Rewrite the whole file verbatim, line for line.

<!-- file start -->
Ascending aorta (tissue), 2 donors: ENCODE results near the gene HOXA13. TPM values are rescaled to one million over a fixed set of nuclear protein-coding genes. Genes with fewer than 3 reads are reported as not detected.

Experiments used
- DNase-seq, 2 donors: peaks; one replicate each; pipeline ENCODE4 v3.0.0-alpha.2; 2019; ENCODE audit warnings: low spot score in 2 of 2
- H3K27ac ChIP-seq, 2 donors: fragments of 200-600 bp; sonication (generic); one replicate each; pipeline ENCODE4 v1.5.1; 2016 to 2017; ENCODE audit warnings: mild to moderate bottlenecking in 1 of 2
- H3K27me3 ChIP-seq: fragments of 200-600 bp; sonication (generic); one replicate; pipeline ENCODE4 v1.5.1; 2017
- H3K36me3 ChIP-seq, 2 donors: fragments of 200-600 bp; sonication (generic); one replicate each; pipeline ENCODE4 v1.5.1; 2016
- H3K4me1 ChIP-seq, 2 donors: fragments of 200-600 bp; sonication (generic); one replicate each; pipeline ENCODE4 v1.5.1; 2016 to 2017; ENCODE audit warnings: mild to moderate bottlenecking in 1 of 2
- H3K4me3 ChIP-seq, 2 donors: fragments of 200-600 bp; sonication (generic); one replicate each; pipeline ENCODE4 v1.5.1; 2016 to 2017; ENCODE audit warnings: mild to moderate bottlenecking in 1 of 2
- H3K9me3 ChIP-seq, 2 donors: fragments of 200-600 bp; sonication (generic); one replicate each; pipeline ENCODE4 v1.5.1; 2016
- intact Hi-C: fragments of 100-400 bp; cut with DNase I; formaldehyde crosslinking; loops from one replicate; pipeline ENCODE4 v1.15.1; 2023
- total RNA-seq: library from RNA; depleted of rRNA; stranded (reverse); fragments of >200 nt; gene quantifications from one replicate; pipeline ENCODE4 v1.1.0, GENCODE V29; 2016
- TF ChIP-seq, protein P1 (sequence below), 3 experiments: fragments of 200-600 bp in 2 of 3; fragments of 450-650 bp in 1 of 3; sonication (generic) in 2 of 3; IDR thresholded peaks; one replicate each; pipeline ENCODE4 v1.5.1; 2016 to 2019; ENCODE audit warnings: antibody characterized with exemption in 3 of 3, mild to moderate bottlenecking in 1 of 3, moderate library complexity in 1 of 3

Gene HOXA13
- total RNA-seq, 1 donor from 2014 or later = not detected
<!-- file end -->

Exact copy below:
Ascending aorta (tissue), 2 donors: ENCODE results near the gene HOXA13. TPM values are rescaled to one million over a fixed set of nuclear protein-coding genes. Genes with fewer than 3 reads are reported as not detected.

Experiments used
- DNase-seq, 2 donors: peaks; one replicate each; pipeline ENCODE4 v3.0.0-alpha.2; 2019; ENCODE audit warnings: low spot score in 2 of 2
- H3K27ac ChIP-seq, 2 donors: fragments of 200-600 bp; sonication (generic); one replicate each; pipeline ENCODE4 v1.5.1; 2016 to 2017; ENCODE audit warnings: mild to moderate bottlenecking in 1 of 2
- H3K27me3 ChIP-seq: fragments of 200-600 bp; sonication (generic); one replicate; pipeline ENCODE4 v1.5.1; 2017
- H3K36me3 ChIP-seq, 2 donors: fragments of 200-600 bp; sonication (generic); one replicate each; pipeline ENCODE4 v1.5.1; 2016
- H3K4me1 ChIP-seq, 2 donors: fragments of 200-600 bp; sonication (generic); one replicate each; pipeline ENCODE4 v1.5.1; 2016 to 2017; ENCODE audit warnings: mild to moderate bottlenecking in 1 of 2
- H3K4me3 ChIP-seq, 2 donors: fragments of 200-600 bp; sonication (generic); one replicate each; pipeline ENCODE4 v1.5.1; 2016 to 2017; ENCODE audit warnings: mild to moderate bottlenecking in 1 of 2
- H3K9me3 ChIP-seq, 2 donors: fragments of 200-600 bp; sonication (generic); one replicate each; pipeline ENCODE4 v1.5.1; 2016
- intact Hi-C: fragments of 100-400 bp; cut with DNase I; formaldehyde crosslinking; loops from one replicate; pipeline ENCODE4 v1.15.1; 2023
- total RNA-seq: library from RNA; depleted of rRNA; stranded (reverse); fragments of >200 nt; gene quantifications from one replicate; pipeline ENCODE4 v1.1.0, GENCODE V29; 2016
- TF ChIP-seq, protein P1 (sequence below), 3 experiments: fragments of 200-600 bp in 2 of 3; fragments of 450-650 bp in 1 of 3; sonication (generic) in 2 of 3; IDR thresholded peaks; one replicate each; pipeline ENCODE4 v1.5.1; 2016 to 2019; ENCODE audit warnings: antibody characterized with exemption in 3 of 3, mild to moderate bottlenecking in 1 of 3, moderate library complexity in 1 of 3

Gene HOXA13
- total RNA-seq, 1 donor from 2014 or later = not detected